Ageing, Chronic Disease, Technology, and Smart Homes: An Australian Perspective

Ageing, Chronic Disease, Technology, and Smart Homes: An Australian Perspective

Copyright: © 2011 |Pages: 15
DOI: 10.4018/978-1-61520-825-8.ch002
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This chapter explores ageing, chronic disease, technology and social change. Healthcare has been transformed through medical technology but there is much still to be done to enable seamless exchanges between all carers, which is expected to improve safety, quality and efficiency. There is massive potential for technology to transform the experience of ageing including assisting with the management of chronic disease, coordinated care and guided self-care for consumers. Innovative technologies are increasingly available to assist in maintaining health and independent living. This includes telecare, telehealth, assistive technologies, robots and smart homes. A challenge is in providing access to and support in the use of technologies where there are clear benefits to consumers, carers, providers and funders of healthcare. The chapter also reports on the Queensland Smart Home Initiative which is one of several organisations internationally that share a mission of assisting people to be supported through these technologies.
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Technology And Social Change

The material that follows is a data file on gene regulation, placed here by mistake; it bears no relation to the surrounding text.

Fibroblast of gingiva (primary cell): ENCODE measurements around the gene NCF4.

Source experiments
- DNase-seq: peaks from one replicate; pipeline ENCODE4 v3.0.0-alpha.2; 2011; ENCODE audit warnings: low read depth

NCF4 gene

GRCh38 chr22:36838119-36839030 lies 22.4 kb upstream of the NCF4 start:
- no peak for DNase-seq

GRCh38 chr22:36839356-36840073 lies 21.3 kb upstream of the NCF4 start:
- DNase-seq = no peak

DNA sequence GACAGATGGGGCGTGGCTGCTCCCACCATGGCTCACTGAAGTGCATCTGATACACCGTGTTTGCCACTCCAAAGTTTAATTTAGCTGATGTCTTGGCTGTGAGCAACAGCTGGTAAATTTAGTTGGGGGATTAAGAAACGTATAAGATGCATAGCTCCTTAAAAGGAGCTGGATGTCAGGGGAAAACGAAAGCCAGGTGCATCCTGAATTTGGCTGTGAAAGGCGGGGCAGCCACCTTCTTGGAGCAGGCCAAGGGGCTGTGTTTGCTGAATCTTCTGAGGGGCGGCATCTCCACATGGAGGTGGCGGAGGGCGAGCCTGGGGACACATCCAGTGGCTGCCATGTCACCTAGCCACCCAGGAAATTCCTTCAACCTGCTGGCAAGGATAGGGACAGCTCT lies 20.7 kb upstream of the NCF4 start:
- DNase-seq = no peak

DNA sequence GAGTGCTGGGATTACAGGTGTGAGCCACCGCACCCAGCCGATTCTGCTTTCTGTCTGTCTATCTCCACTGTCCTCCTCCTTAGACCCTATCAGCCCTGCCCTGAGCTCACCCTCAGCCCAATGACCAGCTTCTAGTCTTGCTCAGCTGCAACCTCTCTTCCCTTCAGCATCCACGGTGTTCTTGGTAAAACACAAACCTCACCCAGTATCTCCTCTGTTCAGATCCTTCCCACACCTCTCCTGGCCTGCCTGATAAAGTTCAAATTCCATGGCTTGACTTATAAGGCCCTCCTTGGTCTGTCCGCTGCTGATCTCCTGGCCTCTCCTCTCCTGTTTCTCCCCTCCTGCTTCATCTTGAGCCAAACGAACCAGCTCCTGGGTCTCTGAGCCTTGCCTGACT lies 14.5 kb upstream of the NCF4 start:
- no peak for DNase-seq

There are many aspects to the grey digital divide that will be explored in this paper. These include a lower level of use of ICT (Information and Communication Technologies) by older people (Madden & Savage, 2000), the unequal availability of ICT across sectors of healthcare and aged care, the need for ICT infrastructure and applications for home and community care, the need for technology to assist with chronic illness and the need to help consumers and carers with access to information.

That our lives have been and continue to be transformed by technology is a given. It has liberated people from drudgery and has been the key to social transformation over millennia. Where modern technology is applied, there are many-fold increases in productivity, higher quality, greater convenience, lower costs and lower prices. Technology usually results in a range of changes including simplification of work processes and disintermediation as whole steps in the production process are eliminated; it also provides for both greater standardisation and individual customisation.

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